A novel method to improve cancer surgery an early cancer detection
A novel method to improve cancer surgery and early cancer detection
A study published in the Water Journal describes a novel method for comparing the sounds of cancer cells and healthy cells. The method may lead to the development of an Artificial Intelligence-supported surgical procedure for the removal of tumors. A form of the technology also holds promise for early cancer detection
The Singing Cell
The discovery that cells create sound, as a feature of their natural metabolic function, was made by Professor James Gimzewski of UCLA, in 2002. Using an Atomic Force Microscope, he and his colleague, Dr. Andrew Pelling, were able to listen to the sounds of cells for the first time and, surprisingly, they found that the sounds lie in the audible range. In other words, if our ears were sensitive enough we would be able to hear the sounds of our own cells. (Perhaps it is fortunate that we cannot.) Professor Gimzewski named their new approach to cell biology, “sonocytology,“ combining “sono“ (sound) with “cytology‘“ (the study of cells). In Dr. Pelling‘s article “The Singing Cell“1 he says, “Observing cells in different situations, [for example] cells under stress, generates different sounds. In fact the state of the cell, if it is healthy or cancerous, can be distinguished by listening to its sound. In future we hope to bring our research in sonocytology to the point at which it can be integrated in medical disciplines such as cancer research. Listening to cells would allow a fast diagnosis of cancer without the use of drugs or surgery. Sonocytology might also make cancer detection possible before a tumor forms.”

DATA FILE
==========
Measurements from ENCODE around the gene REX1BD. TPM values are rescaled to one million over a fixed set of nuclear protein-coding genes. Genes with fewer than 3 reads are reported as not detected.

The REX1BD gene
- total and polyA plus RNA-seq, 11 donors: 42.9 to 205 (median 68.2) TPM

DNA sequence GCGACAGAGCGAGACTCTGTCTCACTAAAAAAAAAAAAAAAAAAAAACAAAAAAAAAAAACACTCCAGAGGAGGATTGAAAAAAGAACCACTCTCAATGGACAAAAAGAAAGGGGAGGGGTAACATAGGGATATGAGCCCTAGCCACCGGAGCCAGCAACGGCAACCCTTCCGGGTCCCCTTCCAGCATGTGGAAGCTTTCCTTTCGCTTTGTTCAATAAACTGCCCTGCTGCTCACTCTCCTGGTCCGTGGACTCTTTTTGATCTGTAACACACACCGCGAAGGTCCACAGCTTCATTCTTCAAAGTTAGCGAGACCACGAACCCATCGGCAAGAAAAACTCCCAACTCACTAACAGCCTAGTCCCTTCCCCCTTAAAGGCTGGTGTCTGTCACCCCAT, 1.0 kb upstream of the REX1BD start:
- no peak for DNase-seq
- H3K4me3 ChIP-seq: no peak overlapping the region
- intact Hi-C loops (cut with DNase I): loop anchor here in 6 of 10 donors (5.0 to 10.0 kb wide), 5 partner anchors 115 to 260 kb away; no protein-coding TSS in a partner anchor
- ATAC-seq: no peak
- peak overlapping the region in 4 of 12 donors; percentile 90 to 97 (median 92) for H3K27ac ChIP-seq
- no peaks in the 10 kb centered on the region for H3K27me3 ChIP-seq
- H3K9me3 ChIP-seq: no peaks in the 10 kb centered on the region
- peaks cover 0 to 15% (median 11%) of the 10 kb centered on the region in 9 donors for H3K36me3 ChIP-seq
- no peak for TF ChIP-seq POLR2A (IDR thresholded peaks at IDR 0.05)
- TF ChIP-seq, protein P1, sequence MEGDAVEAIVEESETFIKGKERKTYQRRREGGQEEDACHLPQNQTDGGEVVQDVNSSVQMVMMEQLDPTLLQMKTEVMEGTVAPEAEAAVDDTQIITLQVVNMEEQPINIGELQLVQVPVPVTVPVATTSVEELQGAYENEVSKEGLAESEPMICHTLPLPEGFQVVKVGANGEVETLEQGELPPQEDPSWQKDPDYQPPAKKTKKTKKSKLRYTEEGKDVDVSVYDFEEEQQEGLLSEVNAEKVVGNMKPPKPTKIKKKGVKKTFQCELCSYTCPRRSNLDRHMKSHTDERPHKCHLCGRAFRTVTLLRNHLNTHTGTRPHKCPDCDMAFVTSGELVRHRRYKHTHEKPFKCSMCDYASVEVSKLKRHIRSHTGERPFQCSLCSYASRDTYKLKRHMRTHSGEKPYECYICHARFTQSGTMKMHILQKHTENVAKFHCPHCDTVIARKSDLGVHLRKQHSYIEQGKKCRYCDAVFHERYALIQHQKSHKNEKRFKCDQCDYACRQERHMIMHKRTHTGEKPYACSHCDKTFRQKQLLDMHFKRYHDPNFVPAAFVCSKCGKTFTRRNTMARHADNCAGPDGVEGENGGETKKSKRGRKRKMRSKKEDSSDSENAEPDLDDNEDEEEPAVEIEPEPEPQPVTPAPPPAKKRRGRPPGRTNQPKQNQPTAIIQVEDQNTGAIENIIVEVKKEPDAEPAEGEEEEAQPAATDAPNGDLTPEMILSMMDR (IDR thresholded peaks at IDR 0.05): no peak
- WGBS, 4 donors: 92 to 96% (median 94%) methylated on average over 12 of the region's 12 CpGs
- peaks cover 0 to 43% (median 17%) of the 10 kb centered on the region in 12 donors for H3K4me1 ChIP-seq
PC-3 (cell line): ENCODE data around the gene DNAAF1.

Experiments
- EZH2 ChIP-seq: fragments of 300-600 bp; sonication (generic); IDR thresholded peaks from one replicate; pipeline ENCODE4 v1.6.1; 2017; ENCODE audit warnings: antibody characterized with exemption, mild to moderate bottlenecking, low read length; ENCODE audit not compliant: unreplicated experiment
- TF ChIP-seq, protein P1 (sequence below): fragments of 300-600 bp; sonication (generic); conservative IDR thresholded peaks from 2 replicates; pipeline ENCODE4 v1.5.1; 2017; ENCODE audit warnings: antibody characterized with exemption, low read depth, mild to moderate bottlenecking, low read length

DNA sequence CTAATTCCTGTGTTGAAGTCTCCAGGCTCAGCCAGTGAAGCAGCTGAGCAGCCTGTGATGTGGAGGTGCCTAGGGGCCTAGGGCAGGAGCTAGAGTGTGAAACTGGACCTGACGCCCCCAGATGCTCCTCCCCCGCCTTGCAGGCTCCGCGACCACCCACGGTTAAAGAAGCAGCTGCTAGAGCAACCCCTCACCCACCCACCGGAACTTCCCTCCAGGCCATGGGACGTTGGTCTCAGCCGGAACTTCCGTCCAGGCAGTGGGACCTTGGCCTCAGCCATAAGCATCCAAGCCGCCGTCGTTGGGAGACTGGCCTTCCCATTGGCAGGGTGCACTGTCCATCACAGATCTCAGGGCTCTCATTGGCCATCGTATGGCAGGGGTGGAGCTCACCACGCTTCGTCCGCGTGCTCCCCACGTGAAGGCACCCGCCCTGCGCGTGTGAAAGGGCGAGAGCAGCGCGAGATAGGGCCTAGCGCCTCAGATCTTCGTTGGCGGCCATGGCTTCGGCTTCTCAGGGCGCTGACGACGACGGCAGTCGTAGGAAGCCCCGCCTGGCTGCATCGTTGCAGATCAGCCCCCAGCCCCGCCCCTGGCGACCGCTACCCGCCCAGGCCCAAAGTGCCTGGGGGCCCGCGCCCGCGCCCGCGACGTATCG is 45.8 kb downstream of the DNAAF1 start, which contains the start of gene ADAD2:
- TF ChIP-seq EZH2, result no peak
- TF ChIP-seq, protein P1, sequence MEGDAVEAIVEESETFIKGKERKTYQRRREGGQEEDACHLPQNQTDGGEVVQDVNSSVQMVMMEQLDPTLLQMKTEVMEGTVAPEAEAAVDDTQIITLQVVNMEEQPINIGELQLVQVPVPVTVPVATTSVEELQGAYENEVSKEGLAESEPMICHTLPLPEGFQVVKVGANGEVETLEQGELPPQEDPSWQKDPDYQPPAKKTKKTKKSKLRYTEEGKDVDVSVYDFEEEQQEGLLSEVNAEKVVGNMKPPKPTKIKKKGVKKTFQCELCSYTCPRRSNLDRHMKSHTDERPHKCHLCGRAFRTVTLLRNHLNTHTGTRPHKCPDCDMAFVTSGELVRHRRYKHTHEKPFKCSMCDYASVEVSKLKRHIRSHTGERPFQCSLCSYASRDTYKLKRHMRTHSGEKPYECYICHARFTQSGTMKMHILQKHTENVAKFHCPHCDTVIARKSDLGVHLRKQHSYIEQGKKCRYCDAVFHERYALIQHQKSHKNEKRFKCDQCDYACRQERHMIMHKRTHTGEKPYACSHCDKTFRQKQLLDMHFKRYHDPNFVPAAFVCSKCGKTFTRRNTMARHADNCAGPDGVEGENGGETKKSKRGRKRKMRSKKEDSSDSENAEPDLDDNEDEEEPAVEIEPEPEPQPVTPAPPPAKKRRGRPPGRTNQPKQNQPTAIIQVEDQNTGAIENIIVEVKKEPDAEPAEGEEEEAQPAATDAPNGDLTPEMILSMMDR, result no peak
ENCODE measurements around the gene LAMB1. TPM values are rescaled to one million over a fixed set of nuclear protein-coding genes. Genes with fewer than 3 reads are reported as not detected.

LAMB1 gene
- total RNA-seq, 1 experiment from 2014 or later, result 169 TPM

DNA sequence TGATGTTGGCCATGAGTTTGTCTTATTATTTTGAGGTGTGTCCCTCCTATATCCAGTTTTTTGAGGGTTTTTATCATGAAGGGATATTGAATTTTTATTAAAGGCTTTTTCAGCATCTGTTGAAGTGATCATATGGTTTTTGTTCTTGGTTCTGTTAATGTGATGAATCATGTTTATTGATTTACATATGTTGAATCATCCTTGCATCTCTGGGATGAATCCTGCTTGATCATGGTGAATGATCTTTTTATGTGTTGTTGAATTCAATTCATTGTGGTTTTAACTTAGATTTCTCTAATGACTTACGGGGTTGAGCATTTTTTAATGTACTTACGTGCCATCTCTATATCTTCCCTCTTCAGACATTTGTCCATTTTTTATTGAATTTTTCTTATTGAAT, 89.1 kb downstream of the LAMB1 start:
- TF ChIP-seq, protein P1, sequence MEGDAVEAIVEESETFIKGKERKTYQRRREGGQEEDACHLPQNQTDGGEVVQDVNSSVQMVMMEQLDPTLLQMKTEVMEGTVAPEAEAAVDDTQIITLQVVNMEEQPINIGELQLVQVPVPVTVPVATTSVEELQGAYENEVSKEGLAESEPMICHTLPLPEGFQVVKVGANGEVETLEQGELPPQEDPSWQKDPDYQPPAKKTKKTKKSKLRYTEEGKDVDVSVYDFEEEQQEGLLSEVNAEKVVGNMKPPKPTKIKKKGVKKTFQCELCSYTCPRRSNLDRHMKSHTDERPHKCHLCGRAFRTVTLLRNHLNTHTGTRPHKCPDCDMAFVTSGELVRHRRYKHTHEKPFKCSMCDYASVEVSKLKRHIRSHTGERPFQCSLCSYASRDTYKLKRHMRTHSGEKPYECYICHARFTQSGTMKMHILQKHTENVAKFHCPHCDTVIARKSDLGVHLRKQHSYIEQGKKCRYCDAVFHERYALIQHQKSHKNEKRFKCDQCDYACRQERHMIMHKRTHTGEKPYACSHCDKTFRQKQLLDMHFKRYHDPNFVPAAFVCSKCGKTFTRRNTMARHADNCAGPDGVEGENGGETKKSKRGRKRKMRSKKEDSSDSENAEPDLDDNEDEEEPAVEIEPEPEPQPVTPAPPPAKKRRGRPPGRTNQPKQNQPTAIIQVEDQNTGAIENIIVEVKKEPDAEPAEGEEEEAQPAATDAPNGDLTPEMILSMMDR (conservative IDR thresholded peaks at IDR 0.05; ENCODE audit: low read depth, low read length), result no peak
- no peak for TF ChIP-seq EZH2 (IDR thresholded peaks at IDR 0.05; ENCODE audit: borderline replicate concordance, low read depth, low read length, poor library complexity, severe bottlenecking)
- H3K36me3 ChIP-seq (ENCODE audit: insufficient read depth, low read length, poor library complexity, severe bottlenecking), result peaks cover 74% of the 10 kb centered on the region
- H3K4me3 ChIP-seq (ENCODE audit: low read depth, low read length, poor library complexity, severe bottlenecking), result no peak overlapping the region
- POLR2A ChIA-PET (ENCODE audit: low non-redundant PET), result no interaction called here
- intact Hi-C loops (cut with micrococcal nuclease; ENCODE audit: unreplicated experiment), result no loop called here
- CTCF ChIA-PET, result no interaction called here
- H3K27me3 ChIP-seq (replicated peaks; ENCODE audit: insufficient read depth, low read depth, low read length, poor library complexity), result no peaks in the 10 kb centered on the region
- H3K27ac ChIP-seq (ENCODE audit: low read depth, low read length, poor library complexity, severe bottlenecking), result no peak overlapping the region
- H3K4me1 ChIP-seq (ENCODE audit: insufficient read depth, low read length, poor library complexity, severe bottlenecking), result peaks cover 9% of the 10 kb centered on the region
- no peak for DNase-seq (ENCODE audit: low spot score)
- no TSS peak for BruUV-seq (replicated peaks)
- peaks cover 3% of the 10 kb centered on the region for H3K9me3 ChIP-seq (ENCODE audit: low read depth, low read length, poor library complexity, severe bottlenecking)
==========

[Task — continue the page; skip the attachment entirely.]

However, Atomic Force Microscopy2 is technically challenging, requiring an acoustically isolated room and many other demanding precautions, rendering it less attractive than other methods of listening in to cell sounds. In the study (see below for link) by Professor Sungchul Ji and Beum Park of Rutgers University, and John Stuart Reid of CymaScope.com, the researchers worked with sounds from cells that were derived from Raman Spectroscopy3. Named after its discoverer, the Indian physicist, C.V. Raman4, it is a method in which a laser probe strikes not one cell but typically thousands, the light being modulated by the movements of a myriad of cell membranes. The fact that many cells influence the laser beam means that the Raman system provides an accessible method of cell sound detection. As the laser light reflects from the tissue sample it carries with it tiny fluctuations that are collected by an electronic detector and are simultaneously made audible by a computer, therefore rendering the cell sounds audible as a diagnostic tool.